Revere and Dawes then headed for Concord and came across Doctor Prescott who then joined them. They decided to alarm every house along the way.
Just outside of the town of Lincoln, they were confronted by 4 Regulars at another road block. They tried unsuccessfully to run their horses through them. Prescott, who was familiar with the terrain, jumped a stone wall and escaped. Revere and Dawes tried to escape and shortly into the chase they were confronted by 6 more regulars on horseback. Revere was surrounded and taken prisoner. Dawes got away as they were taking Revere into custody.
The British officers began to interrogate Revere, whereupon Revere astonished his captors by telling them more than they even knew about their own mission. He also told them that he had been warning the countryside of the British plan and that their lives were at risk if they remained in the vicinity of Lexington because there would soon be 500 men there ready to fight. Revere, of course, was bluffing.
The Regulars had Revere remount his horse and they headed toward Lexington Green, when suddenly, they heard a gunshot! Revere told the British officer that the shot was a signal “to alarm the country!”. Now the British troops were getting very nervous.
A few minutes later, they were all startled to hear the heavy crash of an entire volley of musketry from the direction of Lexington’s meeting house and then the Lexington town bell began clanging rapidly! Jonathan Loring, a Lexington resident captured earlier, turned to his captors and shouted “The bell’s a’ ringing! The town’s alarmed, and you’re all dead men!”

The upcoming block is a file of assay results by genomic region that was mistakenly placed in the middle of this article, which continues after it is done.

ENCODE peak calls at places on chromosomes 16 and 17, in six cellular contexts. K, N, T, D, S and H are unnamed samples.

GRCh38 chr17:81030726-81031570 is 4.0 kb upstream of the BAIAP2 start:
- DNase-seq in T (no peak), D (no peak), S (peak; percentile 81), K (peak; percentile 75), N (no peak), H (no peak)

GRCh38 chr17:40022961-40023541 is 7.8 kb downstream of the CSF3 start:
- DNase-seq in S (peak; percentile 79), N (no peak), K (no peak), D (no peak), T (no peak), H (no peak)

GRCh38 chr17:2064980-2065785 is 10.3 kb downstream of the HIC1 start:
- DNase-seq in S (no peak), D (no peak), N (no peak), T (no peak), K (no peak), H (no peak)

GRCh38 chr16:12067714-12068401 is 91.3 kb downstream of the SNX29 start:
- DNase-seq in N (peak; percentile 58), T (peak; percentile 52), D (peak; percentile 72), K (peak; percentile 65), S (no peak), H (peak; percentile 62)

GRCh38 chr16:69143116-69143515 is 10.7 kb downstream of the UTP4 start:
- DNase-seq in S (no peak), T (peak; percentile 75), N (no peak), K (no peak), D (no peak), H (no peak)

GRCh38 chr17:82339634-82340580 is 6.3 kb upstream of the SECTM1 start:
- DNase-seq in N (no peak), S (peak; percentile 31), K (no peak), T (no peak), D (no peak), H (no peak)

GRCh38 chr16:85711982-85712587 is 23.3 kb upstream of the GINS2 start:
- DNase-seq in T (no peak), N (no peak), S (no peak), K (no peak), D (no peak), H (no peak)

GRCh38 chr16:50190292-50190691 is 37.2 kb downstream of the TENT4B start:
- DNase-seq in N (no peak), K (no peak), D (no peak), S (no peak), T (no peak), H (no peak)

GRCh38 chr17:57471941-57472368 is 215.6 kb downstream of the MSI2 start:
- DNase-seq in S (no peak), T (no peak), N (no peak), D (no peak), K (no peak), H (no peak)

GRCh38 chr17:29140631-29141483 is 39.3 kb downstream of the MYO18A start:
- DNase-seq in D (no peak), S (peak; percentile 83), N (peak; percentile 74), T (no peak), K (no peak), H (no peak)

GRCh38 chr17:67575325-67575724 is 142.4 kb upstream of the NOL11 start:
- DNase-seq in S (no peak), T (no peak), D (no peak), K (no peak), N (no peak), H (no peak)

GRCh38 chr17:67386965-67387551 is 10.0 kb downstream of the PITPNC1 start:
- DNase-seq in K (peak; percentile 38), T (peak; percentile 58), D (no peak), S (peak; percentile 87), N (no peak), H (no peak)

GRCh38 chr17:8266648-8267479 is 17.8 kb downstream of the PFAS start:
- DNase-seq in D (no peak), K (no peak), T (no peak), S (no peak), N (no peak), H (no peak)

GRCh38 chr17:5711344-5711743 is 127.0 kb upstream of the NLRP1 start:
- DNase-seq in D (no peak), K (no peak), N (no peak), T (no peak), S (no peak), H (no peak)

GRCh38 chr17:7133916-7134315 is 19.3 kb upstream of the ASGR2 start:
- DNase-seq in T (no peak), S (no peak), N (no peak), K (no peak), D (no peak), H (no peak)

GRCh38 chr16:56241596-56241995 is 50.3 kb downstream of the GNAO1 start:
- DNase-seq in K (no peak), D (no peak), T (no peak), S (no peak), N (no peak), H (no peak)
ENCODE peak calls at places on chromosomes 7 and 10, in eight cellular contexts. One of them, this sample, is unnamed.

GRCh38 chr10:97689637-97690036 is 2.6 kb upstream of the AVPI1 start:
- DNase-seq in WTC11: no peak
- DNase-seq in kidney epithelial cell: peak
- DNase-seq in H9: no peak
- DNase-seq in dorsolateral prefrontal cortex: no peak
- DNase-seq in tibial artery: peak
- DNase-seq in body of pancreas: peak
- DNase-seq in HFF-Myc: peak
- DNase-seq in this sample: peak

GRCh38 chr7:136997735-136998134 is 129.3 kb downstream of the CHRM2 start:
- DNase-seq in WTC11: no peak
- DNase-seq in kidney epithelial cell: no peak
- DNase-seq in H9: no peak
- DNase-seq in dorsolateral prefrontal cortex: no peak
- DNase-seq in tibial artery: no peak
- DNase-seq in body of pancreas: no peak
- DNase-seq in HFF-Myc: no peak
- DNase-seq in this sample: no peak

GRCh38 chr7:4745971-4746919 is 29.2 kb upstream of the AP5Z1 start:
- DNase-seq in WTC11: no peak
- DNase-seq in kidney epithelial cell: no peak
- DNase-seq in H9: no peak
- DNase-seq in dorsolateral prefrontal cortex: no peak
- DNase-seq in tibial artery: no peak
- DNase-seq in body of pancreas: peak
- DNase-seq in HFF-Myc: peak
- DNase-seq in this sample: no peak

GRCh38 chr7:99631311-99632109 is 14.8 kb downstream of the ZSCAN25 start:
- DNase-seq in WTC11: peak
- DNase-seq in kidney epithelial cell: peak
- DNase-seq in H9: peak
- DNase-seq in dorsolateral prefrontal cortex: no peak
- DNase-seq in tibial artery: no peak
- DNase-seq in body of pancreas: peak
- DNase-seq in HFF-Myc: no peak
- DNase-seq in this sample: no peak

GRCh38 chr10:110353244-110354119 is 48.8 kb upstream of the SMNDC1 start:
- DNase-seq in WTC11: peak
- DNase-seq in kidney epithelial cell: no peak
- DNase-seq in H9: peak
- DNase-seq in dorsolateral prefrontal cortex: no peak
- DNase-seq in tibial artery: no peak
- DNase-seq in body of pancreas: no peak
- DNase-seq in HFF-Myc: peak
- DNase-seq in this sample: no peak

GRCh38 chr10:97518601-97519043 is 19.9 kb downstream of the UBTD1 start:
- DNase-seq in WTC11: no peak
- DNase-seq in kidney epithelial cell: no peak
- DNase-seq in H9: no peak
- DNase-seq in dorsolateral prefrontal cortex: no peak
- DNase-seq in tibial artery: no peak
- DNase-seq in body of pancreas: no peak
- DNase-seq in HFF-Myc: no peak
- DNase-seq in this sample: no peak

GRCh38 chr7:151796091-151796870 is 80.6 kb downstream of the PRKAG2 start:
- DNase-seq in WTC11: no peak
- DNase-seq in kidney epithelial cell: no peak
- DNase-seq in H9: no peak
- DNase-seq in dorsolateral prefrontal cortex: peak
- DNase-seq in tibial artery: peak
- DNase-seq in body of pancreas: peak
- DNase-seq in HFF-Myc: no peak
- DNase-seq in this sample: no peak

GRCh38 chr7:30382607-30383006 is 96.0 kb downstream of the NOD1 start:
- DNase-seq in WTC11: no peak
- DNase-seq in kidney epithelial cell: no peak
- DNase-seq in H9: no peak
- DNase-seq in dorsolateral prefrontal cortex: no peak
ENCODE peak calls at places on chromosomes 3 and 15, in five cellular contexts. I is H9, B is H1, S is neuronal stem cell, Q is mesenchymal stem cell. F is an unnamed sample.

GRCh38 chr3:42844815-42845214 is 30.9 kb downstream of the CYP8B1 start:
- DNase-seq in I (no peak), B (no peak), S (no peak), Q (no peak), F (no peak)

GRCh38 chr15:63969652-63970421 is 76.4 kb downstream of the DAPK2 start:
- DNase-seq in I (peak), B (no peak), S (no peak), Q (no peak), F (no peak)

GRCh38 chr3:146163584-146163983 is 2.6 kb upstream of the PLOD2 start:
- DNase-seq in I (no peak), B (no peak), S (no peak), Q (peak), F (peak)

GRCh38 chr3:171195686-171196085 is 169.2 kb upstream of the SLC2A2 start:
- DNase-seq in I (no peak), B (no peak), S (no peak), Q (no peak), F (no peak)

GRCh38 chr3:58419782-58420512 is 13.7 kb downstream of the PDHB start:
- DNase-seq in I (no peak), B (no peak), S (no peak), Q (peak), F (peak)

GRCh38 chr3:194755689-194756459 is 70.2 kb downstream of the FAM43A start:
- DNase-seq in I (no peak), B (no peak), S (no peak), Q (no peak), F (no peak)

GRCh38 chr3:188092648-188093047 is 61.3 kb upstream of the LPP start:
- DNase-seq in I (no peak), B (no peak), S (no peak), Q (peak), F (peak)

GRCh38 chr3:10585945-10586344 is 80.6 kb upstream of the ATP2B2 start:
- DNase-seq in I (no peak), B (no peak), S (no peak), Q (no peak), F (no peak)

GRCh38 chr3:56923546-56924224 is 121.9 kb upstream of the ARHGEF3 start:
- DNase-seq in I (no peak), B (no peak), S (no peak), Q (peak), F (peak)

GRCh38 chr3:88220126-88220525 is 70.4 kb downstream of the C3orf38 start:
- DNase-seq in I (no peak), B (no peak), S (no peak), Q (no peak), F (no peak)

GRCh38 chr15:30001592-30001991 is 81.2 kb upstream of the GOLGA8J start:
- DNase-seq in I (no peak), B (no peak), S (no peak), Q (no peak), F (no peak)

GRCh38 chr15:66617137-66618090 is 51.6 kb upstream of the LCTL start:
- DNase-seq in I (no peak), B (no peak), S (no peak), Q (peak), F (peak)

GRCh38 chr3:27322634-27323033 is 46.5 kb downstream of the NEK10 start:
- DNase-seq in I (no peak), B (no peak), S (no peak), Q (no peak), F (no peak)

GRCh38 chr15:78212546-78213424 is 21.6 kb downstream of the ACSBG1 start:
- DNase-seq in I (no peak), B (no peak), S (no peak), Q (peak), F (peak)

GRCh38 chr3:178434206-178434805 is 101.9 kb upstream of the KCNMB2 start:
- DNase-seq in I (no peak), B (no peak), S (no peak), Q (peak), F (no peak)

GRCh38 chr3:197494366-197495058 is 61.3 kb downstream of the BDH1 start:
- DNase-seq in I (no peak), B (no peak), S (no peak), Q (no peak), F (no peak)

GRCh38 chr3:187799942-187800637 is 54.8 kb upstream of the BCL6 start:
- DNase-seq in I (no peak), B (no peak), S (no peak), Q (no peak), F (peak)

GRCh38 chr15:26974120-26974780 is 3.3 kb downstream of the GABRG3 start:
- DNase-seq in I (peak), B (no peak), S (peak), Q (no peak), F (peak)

The British officers then talked urgently among themselves and decided to release their captives so as they would not slow their retreat.
Something to note: The purpose of the British road blocks was to prevent the colonists from communicating with each other outside of their towns. Their primary mission to capture Hancock and Adams, they thought, was top secret.
The town bell was actually ringing to alert the Lexington Company of Militia to assemble on the town common because the British regulars were on the march. It was a general alarm, not an alarm of an imminent threat.
The heavy crash of an entire volley of musketry was the result of a group of men discharging their guns prior to entering the tavern – many of the taverns at that time prohibited their patrons from entering with loaded weapons and the only way to unload a musket is to discharge it.
For additional reading we recommend the book: Paul Revere’s Ride by David Hackett-Fisher.